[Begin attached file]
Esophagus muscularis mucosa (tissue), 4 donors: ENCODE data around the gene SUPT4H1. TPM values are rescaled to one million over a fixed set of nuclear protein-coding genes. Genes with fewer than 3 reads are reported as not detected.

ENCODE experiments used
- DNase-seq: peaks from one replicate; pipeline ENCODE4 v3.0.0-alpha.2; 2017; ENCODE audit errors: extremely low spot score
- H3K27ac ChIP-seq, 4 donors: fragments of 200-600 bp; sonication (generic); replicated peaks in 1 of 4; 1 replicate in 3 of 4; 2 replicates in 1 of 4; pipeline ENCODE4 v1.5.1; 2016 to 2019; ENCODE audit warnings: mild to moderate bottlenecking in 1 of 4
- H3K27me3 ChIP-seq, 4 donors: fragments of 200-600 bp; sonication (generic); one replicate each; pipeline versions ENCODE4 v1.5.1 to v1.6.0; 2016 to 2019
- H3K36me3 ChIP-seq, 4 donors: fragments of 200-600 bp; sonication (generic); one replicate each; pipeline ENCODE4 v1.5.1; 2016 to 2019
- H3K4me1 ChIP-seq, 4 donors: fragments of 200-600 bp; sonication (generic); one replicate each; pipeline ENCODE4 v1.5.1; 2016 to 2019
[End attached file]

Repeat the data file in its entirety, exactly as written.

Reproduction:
Esophagus muscularis mucosa (tissue), 4 donors: ENCODE data around the gene SUPT4H1. TPM values are rescaled to one million over a fixed set of nuclear protein-coding genes. Genes with fewer than 3 reads are reported as not detected.

ENCODE experiments used
- DNase-seq: peaks from one replicate; pipeline ENCODE4 v3.0.0-alpha.2; 2017; ENCODE audit errors: extremely low spot score
- H3K27ac ChIP-seq, 4 donors: fragments of 200-600 bp; sonication (generic); replicated peaks in 1 of 4; 1 replicate in 3 of 4; 2 replicates in 1 of 4; pipeline ENCODE4 v1.5.1; 2016 to 2019; ENCODE audit warnings: mild to moderate bottlenecking in 1 of 4
- H3K27me3 ChIP-seq, 4 donors: fragments of 200-600 bp; sonication (generic); one replicate each; pipeline versions ENCODE4 v1.5.1 to v1.6.0; 2016 to 2019
- H3K36me3 ChIP-seq, 4 donors: fragments of 200-600 bp; sonication (generic); one replicate each; pipeline ENCODE4 v1.5.1; 2016 to 2019
- H3K4me1 ChIP-seq, 4 donors: fragments of 200-600 bp; sonication (generic); one replicate each; pipeline ENCODE4 v1.5.1; 2016 to 2019